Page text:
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Five ways to improve your mental health this month

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Welcome back to “Raising Healthy Minds,” a column dedicated to your mental health and wellness. It is great to be back with you all after my hiatus.

I couldn’t think of a better time to restart than this month, as it is National Mental Health Month. I want to talk today about things you can do to upkeep your own mental health.

Life throws a lot at us. Demands from work, family crises, and financial worry come our way at some point or another. They make us anxious, concerned, and even depressed at times. With what seems like a constant barrage coming for your peace of mind, what is one to do? The key lies in effectively managing stress and coping with negative experiences.

As defined by the American Institute of Stress, “stress is the non-specific response of the body to any demand for change.” Not all stress is bad. The stress from going on a date with someone you like is considered good stress, while the stress from struggling to pay an overdue bill is bad. It depends on what you perceive as a rewarding or harmful experience.

The bad stress is what takes the wind from our sails. We feel frustrated, despondent, and defeated. If you have psychological disorders such as Bipolar Disorder or Schizophrenia, bad stress has the capacity to trigger or worsen symptoms. There are ways to not fall victim to the effects of stress. Here are 5 ways to manage your stress and stay mentally healthy:

1. Recognize Your Own Limitations

We all have limits. Denying them does not make them go away. Accept and be honest about them with your loved ones. When you start reaching your breaking point, take a step back and give yourself time to relax. Over time and with practice, you can stretch your limits. However, always be aware of them.

2. Diet and Exercise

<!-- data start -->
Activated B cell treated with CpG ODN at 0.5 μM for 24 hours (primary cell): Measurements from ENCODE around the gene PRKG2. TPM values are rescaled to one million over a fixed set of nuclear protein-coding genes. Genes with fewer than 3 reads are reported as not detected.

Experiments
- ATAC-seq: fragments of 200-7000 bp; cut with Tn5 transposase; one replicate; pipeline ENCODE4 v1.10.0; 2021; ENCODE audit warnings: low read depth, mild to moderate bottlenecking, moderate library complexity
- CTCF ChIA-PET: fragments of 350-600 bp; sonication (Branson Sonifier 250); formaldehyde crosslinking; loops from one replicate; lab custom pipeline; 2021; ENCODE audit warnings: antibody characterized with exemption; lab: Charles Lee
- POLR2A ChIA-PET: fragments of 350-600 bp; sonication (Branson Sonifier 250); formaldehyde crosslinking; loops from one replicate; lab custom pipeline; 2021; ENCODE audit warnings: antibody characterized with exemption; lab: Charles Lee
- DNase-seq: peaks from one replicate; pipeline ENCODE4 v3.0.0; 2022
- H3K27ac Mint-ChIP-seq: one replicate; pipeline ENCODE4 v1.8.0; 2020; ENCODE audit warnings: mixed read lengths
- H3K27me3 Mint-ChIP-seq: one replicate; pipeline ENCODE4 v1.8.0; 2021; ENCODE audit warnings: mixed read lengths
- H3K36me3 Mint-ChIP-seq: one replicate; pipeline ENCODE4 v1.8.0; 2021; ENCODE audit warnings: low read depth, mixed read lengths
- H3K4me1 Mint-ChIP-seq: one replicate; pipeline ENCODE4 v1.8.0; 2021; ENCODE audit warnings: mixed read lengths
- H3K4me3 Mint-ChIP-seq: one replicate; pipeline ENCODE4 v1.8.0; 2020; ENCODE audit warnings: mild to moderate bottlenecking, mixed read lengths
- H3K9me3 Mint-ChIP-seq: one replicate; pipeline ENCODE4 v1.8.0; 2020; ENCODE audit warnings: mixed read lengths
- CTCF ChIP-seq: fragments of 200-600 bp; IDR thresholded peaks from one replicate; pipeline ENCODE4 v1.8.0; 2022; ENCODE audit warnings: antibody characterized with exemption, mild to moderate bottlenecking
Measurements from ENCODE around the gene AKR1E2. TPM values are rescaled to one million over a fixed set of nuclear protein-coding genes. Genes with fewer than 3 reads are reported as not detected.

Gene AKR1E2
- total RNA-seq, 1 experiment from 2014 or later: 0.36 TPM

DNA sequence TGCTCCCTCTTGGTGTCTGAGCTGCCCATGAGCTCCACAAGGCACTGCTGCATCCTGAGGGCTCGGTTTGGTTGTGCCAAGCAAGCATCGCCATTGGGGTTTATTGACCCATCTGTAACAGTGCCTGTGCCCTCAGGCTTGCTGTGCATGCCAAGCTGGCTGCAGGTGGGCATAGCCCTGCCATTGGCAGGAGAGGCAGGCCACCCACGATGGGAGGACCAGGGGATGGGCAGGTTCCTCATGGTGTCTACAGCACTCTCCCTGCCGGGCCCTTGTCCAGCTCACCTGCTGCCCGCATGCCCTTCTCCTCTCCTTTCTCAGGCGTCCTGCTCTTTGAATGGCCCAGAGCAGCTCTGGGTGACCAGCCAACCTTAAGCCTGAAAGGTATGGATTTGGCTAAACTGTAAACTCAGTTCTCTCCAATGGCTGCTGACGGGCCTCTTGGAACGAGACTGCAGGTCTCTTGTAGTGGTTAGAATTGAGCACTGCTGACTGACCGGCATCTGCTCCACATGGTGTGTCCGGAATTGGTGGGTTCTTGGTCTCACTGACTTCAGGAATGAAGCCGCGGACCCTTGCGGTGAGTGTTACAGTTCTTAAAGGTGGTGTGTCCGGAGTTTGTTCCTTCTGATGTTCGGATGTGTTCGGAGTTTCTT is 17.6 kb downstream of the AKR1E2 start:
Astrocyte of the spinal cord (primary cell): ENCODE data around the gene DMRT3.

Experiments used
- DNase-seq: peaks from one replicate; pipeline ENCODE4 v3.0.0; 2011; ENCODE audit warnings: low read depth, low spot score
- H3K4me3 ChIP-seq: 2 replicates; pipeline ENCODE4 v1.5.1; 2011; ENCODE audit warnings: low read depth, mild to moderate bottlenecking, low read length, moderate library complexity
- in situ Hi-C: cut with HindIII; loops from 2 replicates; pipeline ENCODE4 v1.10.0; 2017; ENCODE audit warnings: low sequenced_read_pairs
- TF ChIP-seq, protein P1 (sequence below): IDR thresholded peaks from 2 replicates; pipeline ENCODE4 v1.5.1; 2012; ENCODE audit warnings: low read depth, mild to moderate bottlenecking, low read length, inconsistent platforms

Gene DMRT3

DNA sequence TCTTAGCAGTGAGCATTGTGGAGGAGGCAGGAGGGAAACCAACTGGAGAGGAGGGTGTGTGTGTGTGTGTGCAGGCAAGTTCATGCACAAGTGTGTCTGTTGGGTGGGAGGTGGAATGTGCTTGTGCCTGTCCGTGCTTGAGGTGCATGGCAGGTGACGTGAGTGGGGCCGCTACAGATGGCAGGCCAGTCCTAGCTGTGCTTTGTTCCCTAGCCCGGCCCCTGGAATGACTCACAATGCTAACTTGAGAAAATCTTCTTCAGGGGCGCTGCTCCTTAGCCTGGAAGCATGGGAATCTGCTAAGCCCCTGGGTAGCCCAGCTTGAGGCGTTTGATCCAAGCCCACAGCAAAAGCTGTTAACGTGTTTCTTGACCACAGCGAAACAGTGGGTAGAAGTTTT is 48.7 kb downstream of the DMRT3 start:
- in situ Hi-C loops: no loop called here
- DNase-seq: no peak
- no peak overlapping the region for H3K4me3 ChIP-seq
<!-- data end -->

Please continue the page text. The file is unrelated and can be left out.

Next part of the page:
You can’t escape them. A balanced diet and adequate physical activity are essential to a healthy lifestyle and effective stress management. Bad stress breaks down our bodies, a healthy diet builds them up. Exercise relieves stress and releases endorphins, which give you feelings of relaxation.

3. Adequate Rest

Another one that you can’t escape from. There is no substitute for sleep. Your body and mind’s ability to handle stress is compromised when you are sleep deprived. Get the recommended seven to eight hours. An hour before bed time, get away from the phone and other sources of light, and get your environment quiet. This helps to put you at ease to get a better night’s rest.

4. Practice Relaxation Techniques

Related to number one, find activities that put you at ease. It might be reading a book you love, drawing, playing a game or taking a walk in nature. Give yourself at least 30 minutes to do these things when you feel heavy bad stress coming on.

5. Social Support

Human beings are social in nature. That goes for men and women, young and old alike. When you are getting overwhelmed, talk to a trusted loved one or peer about what’s happening. Sharing it allows us to externalize versus keep the matter internalized. It does not have to be a therapy session or the like.

Talk about what’s going on over a good meal and share some jokes or funny stories with your friend. If you do not have family or friends in the area, reach out to local mental health resources or social organizations. There are also help lines, apps and online chats for those struggling with specific psychological challenges.

As I’ve mentioned before, nothing worthwhile is easy. This is especially true in mental health. However, the benefits of making lifestyle adjustments and putting techniques into practice pay tremendous dividends.

The results are powerful and give you back control over yourself. Circumstances change all the time, but your ability to work your way through them is able to be a stabilizing constant. Take care of yourselves and see you next month.

For local mental health resources, visit www.mccslejeune-newriver.com/mflc/.

Editor’s note: “Raising Healthy Minds” is a monthly column that sheds light on mental health topics. DeWitt holds a B.S. degree in Psychology from Regent University. Facts not attributed are the opinions of the writer.


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